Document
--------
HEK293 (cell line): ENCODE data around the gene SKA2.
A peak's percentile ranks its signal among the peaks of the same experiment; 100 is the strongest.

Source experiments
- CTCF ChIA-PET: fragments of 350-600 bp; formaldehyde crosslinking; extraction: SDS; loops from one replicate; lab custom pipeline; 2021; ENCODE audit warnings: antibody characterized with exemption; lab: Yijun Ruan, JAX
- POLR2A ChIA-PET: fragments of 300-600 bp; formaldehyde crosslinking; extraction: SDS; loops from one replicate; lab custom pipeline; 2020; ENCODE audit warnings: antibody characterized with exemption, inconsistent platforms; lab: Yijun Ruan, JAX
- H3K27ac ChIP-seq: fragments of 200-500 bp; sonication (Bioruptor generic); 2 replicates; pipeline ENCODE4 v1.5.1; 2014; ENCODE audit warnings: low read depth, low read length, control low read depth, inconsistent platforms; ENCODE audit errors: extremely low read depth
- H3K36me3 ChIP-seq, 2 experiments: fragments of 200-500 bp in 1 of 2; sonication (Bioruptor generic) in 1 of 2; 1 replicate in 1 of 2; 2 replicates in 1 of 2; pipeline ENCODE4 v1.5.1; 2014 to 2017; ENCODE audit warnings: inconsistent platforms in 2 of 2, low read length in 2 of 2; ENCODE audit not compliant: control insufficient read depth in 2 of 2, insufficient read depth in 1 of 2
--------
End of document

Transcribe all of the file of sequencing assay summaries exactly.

HEK293 (cell line): ENCODE data around the gene SKA2.
A peak's percentile ranks its signal among the peaks of the same experiment; 100 is the strongest.

Source experiments
- CTCF ChIA-PET: fragments of 350-600 bp; formaldehyde crosslinking; extraction: SDS; loops from one replicate; lab custom pipeline; 2021; ENCODE audit warnings: antibody characterized with exemption; lab: Yijun Ruan, JAX
- POLR2A ChIA-PET: fragments of 300-600 bp; formaldehyde crosslinking; extraction: SDS; loops from one replicate; lab custom pipeline; 2020; ENCODE audit warnings: antibody characterized with exemption, inconsistent platforms; lab: Yijun Ruan, JAX
- H3K27ac ChIP-seq: fragments of 200-500 bp; sonication (Bioruptor generic); 2 replicates; pipeline ENCODE4 v1.5.1; 2014; ENCODE audit warnings: low read depth, low read length, control low read depth, inconsistent platforms; ENCODE audit errors: extremely low read depth
- H3K36me3 ChIP-seq, 2 experiments: fragments of 200-500 bp in 1 of 2; sonication (Bioruptor generic) in 1 of 2; 1 replicate in 1 of 2; 2 replicates in 1 of 2; pipeline ENCODE4 v1.5.1; 2014 to 2017; ENCODE audit warnings: inconsistent platforms in 2 of 2, low read length in 2 of 2; ENCODE audit not compliant: control insufficient read depth in 2 of 2, insufficient read depth in 1 of 2